Democrats’ Big Tent Helped Them Win. Now It Threatens Biden’s Agenda.
Where Mr. Biden falls is the ultimate unknown. A longtime institutionalist, he has said he opposes ending the filibuster, giving cover to his party’s centrist wing. But some Democrats believe that his administration is playing out its options and that once he faces the inevitable opposition of Republicans, he will nix Washington traditionalism in favor of passing his agenda.
During his town hall event in Wisconsin, Mr. Biden signaled an openness to negotiations about the minimum wage, speaking of a gradual increase while also affirming his commitment to $15 per hour. He also rejected one question about whether he intended to cancel up to $50,000 in student debt via executive order.
“I will not make that happen,” he said.
The answer set off an outcry among progressives, student activists and some members of Congress, who argued that he had not only the legal authority but also a political mandate to act.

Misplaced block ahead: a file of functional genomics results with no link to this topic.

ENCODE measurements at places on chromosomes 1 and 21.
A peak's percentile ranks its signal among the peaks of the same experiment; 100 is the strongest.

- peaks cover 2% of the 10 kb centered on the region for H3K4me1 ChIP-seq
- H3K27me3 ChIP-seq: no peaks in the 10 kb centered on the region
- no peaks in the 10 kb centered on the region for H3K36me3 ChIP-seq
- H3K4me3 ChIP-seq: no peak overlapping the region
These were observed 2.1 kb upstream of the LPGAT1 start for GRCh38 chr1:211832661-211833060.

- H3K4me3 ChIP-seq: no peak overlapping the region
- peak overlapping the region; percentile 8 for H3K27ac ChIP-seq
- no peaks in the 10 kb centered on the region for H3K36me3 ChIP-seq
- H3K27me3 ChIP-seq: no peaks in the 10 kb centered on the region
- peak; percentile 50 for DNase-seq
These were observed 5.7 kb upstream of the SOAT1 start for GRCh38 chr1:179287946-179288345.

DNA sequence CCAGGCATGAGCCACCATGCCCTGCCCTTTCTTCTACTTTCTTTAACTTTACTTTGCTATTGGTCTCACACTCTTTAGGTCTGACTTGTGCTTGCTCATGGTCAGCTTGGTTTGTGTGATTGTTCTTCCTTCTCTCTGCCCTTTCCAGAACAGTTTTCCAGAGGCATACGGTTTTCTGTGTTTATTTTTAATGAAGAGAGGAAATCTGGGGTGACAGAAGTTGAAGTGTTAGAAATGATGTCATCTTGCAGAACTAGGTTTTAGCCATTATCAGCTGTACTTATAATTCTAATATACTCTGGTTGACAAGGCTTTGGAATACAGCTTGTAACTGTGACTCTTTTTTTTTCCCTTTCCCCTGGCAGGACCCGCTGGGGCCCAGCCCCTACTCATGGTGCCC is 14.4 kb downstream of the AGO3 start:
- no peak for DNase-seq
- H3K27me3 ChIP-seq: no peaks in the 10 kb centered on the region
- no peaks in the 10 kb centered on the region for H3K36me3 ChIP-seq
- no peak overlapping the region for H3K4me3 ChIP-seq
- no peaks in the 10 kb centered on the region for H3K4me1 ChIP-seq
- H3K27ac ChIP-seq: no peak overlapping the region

Ms. Warren penned a letter with Senator Chuck Schumer of New York, the majority leader, that said they were confident the Biden administration would “agree with the standards Obama and Trump used as well as leading legal experts who have concluded that the administration has broad authority to immediately deliver much-needed relief to millions of Americans.”
In the phone interview, she said Mr. Biden had run not only on unity and restoring bipartisanship, but also on the most progressive policy platform in history.
“Biden has said: ‘I’m not going to hand you a veto. I’m not going to let you block what this moment demands, I’m not going to let us stop the changes that we need to make for the American people,” Ms. Warren said. “So I think that Biden has gotten this exactly right, wants to work on a bipartisan basis, but not at the cost of getting nothing done.”